Designed as a peer-to-peer version control system, Git allows development work to be transferred directly and immediately from one repository to another using both a push and a pull model.
Git implements its own transfer protocol to exchange data between repositories. For efficiency (to save time and space), Git’s transfer protocol performs a small handshake, determines what commits in the source repository are missing from the target, and finally transfers a binary, compressed form of the commits. The receiving repository incorporates the new commits into its local history, augments its commit graph, and updates its branches and tags as needed.
Chapter 11 mentioned that HTTP can also be used to exchange development between repositories. HTTP is not nearly as efficient as Git’s native protocol, but it is just as capable of moving commits to and fro. Both protocols ensure that a transferred commit remains identical in both source and destination repositories.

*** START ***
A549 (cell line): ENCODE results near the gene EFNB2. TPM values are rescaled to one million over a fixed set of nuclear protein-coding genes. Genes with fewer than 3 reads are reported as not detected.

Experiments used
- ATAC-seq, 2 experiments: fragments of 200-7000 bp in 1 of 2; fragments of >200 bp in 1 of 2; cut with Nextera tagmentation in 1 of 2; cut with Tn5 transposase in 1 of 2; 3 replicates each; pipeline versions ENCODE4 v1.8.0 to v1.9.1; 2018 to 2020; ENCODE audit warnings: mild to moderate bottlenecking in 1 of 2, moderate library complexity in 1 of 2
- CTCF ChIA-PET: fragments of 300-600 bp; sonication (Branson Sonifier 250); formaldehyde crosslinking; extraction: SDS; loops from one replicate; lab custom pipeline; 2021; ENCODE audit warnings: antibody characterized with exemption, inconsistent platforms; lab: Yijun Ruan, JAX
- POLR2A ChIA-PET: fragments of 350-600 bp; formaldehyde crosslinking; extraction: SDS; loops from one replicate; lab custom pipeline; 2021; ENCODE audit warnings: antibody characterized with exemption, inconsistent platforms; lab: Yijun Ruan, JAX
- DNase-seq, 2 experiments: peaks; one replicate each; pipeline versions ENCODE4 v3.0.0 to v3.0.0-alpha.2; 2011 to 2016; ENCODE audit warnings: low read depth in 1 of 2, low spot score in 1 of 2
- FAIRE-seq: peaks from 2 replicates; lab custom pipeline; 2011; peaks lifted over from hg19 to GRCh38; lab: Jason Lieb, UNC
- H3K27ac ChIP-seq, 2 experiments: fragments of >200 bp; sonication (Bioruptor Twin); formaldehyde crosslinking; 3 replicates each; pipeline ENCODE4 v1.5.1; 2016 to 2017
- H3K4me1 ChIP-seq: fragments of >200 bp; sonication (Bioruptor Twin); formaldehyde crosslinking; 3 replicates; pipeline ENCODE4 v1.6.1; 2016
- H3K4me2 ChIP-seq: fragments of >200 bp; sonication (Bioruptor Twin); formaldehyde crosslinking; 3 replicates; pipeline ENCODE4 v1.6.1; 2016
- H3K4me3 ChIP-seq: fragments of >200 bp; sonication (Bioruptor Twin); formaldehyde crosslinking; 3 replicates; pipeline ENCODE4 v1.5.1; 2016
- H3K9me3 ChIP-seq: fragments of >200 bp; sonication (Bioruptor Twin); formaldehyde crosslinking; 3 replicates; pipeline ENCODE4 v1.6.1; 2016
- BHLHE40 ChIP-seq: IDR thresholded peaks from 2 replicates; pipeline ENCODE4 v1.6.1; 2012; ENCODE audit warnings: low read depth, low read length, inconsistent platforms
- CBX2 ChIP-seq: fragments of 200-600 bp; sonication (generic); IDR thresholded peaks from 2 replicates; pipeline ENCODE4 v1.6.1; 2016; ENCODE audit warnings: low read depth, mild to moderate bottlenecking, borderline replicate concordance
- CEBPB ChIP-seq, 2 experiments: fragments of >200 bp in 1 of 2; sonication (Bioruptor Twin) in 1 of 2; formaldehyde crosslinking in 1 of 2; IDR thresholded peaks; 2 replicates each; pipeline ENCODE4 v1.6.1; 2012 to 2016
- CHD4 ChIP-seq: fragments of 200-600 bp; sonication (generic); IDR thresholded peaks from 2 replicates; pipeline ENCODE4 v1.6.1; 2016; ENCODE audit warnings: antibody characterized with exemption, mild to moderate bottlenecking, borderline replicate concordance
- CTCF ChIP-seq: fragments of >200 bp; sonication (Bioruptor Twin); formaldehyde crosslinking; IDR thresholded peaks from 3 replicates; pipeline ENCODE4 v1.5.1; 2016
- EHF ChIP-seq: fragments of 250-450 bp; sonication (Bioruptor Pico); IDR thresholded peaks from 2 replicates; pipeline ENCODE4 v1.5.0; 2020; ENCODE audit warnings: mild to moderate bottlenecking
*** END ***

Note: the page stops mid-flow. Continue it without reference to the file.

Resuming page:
However, the Git native and HTTP protocols aren’t the only mechanisms for exchanging commits and keeping distributed repositories synchronized. In fact, there are times when using the protocols is infeasible. Drawing on tried-and-true methods from an earlier Unix development era, Git also supports a “patch and apply” operation, where the data exchange typically occurs via email.
Git implements three specific commands to facilitate the exchange of a patch:
git format-patch generates a patch in email form.
git send-email ...